When I spend the day in my studio — my favorite kind of day — I like to have some kind of noise for company. I play my favorite stations on Pandora, or I listen to an audio book, or I have the TV on. Lately, I have been playing a British mystery series call New Tricks, as in teaching old dogs. It’s a charming show about a beautiful female police superintendent in charge of a group of retired policemen who successfully solve cold cases. It’s well-written, heartwarming and I can go through the episodes without looking up from my canvas. It’s perfect studio noise, and it runs for twelve seasons.
I like the premise and the title, New Tricks, which serves as very good advice. Recent studies are suggesting the benefits of exercising the brain by learning skills that are new to us — and the more challenging, the better. Learning new tasks, especially mentally challenging ones, are thought to improve cognitive functioning. By actively engaging in the demanding mental activity of mastering a new endeavor, we can help keep our minds sharp as we get older, and experts believe continued and challenging learning can aid in keeping a stronger memory.
Engaging the brain with unaccustomed activity is believed to stimulate and strengthen communication between brain cells. “It seems it is not enough just to get out and do something — it is important to get out and do something that is unfamiliar and mentally challenging,” says Denise Park, psychologist and lead researcher at University of Texas, Dallas, in a Psychological Sciences article. “When you are inside your comfort zone you may be outside of the enhancement zone.”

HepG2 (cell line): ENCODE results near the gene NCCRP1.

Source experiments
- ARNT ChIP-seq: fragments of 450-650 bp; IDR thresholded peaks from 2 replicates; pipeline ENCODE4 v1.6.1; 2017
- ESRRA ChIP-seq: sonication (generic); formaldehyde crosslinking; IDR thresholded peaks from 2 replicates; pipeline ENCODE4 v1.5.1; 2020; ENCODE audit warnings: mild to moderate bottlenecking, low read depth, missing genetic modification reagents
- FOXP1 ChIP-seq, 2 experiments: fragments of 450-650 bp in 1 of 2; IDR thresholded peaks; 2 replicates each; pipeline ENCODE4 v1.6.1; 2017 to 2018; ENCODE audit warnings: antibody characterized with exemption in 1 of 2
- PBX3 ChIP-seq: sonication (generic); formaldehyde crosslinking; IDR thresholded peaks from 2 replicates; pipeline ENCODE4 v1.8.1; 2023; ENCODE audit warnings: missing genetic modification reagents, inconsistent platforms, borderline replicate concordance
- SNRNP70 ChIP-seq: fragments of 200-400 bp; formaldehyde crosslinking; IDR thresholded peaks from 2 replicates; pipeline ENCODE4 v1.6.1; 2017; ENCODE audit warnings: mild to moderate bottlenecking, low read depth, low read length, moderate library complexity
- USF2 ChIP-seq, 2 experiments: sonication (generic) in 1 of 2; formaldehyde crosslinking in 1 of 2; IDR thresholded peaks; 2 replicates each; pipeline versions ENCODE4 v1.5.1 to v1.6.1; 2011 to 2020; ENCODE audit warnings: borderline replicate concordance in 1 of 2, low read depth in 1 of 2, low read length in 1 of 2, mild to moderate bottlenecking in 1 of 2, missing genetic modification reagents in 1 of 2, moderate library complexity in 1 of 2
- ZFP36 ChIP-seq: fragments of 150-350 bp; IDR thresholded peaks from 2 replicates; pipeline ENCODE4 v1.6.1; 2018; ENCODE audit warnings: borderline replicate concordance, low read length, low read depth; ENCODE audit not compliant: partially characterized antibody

As artists, it can be relatively easy to find mentally activity that is challenging enough to exercise our brains. Trying or mastering a new medium, method or subject matter as long as it pushes us out of our comfort zone and involves skills we don’t usually use can aid in maintaining brain fitness. And, artists’ creativity is an added benefit since creative activities are thought to reduce stress and increase positive emotions.
So, start something different. Challenge yourself. Find new tricks. Make a new kind of art to help you live longer, healthier and happier.
As Henry Ford said, “Anyone who stops learning is old, whether at twenty or eighty. Anyone who keeps learning stays young.”
Artist Ora Sorensen (orasorensen.com) was born in New York but grew up overseas. She has owned a gallery in Delray Beach, Florida for 20 years, and has also been represented by other galleries across the country. Sorensen now lives and paints in North Carolina, and her paintings are collected worldwide and have been shown in numerous exhibitions.